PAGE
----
Article Courtesy of ABC News
By JOHN DONVAN and CAREN ZUCKER
Scientists have long known that people with autism have brains that work differently — their brain activity doesn’t follow the usual pathways for speech, thought or social interaction. Still, the lingering question has always been: why?
New research published in the online medical journal Nature today offers the best evidence yet that a major part of the answer is genetics.
For the first time, scientists have identified specific genetic mutations that lead to specific abnormalities in how brain cells communicate and carry messages in the brains of those with autism.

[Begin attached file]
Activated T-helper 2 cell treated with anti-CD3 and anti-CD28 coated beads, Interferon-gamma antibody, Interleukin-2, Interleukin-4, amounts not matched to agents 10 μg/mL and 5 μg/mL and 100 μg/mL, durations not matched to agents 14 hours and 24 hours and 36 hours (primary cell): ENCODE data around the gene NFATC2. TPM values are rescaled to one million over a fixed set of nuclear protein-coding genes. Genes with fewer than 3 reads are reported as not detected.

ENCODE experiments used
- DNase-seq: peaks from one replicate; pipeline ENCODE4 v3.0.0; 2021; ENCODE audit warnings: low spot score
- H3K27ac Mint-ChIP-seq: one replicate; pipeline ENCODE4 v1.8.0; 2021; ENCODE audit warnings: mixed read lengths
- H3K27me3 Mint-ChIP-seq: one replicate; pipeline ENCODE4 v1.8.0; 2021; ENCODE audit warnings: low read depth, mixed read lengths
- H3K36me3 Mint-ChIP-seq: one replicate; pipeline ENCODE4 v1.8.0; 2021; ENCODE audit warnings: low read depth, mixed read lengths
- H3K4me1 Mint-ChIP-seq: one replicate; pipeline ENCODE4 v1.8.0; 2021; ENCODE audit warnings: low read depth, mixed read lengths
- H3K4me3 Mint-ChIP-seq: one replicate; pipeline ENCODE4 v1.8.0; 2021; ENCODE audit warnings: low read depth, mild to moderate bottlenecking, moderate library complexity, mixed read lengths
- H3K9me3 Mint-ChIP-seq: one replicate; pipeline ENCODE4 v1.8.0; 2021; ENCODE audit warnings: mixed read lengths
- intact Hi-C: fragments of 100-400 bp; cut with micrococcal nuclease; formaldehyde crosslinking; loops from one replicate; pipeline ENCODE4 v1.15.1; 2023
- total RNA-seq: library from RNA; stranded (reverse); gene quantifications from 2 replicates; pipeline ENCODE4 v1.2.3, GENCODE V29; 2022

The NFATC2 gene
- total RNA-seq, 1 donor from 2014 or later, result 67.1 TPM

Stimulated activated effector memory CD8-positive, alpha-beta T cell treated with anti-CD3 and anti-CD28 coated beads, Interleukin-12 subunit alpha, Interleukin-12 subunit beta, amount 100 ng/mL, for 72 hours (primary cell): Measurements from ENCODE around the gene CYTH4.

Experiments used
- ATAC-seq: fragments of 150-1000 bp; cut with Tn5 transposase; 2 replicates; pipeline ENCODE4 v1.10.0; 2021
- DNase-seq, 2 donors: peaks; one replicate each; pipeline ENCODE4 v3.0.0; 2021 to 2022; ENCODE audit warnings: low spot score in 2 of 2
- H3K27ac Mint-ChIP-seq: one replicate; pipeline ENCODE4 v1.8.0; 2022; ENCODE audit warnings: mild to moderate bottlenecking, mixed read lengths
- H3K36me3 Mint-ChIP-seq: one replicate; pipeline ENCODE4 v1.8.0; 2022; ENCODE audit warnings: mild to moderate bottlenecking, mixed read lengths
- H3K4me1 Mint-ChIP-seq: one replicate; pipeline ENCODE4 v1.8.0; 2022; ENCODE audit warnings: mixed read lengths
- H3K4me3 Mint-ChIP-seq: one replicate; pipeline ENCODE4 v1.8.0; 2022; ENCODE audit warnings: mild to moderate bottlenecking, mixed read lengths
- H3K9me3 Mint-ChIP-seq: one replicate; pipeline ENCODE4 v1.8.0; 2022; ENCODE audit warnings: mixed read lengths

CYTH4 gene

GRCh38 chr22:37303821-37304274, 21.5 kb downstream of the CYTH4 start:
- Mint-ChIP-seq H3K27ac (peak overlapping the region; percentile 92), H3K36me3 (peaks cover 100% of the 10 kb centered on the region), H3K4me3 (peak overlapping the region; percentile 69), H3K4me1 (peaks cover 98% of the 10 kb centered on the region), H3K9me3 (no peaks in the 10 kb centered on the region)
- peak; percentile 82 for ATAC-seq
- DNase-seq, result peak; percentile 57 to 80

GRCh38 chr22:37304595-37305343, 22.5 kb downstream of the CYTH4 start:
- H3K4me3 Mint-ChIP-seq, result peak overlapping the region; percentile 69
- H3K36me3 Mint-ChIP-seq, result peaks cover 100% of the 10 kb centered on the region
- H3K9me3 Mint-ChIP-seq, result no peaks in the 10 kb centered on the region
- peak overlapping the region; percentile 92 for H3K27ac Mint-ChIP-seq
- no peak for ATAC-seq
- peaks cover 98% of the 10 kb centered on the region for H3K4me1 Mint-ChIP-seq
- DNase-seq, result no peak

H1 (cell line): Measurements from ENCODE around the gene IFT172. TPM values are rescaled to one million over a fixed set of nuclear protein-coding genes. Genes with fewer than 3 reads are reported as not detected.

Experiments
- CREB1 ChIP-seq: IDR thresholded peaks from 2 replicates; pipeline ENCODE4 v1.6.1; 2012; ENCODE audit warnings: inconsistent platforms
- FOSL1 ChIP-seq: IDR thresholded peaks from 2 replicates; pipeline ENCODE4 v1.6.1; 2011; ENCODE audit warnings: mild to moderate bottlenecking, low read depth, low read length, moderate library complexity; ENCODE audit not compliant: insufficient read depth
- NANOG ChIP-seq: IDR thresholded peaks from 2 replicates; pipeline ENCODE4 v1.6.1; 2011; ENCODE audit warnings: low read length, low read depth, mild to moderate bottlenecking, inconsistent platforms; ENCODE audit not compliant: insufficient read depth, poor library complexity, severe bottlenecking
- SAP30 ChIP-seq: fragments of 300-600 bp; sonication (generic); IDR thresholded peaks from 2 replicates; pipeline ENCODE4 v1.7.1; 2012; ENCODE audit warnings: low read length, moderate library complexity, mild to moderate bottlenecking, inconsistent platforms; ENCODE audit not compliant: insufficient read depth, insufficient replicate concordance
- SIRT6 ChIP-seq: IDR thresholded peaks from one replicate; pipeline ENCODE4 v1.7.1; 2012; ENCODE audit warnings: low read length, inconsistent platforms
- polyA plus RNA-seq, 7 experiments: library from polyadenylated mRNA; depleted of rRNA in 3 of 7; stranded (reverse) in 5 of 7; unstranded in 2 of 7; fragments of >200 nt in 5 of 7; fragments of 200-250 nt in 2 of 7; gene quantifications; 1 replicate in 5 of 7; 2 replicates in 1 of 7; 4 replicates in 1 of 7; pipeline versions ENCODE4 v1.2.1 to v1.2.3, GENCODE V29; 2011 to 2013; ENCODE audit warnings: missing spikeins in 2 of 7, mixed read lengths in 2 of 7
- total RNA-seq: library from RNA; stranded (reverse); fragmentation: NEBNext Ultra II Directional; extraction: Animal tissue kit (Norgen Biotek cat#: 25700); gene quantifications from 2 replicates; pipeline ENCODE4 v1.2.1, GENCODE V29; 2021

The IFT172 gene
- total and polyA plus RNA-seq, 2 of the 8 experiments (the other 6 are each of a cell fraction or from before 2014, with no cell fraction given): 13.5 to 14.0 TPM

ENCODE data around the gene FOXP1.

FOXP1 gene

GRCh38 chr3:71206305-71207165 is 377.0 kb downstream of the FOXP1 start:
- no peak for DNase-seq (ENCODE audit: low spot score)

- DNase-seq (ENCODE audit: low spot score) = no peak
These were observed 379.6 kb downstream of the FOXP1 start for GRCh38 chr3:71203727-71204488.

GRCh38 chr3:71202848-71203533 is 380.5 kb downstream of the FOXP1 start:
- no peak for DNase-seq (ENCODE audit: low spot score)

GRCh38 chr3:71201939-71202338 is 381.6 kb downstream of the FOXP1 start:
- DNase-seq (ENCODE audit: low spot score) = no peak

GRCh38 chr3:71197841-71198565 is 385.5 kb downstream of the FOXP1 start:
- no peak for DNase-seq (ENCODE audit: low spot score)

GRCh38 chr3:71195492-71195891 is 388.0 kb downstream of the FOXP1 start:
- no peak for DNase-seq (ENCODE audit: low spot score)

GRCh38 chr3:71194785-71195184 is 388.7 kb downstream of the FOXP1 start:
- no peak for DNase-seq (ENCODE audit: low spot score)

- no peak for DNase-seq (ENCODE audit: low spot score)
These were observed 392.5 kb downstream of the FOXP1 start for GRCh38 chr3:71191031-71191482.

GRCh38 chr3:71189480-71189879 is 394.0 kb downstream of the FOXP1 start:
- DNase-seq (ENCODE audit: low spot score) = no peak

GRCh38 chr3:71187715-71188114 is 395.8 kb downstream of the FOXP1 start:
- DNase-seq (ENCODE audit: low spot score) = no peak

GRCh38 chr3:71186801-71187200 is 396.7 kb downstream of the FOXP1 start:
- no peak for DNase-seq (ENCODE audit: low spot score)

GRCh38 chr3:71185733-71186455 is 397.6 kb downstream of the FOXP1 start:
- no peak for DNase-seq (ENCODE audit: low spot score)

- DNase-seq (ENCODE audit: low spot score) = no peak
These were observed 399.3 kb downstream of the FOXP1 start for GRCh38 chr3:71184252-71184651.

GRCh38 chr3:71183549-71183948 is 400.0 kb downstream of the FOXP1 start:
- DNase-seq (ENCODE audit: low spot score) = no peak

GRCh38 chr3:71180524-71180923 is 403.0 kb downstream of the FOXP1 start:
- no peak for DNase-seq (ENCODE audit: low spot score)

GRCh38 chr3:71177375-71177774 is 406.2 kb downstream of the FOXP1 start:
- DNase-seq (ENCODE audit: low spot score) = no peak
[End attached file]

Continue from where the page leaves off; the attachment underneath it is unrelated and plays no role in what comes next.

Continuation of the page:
“The genes that were discovered appear to be involved in the development of the frontal lobe of the brain … that is, involved in complex behavior such as social behavior and also abstract thought,” said Dr. Geri Dawson, chief officer of Autism Speaks and co-author of the study. “So it helps us understand why people with autism have difficulty in the area of social interaction — and also why they have a tendency to be so concrete and literal in their interpretation.”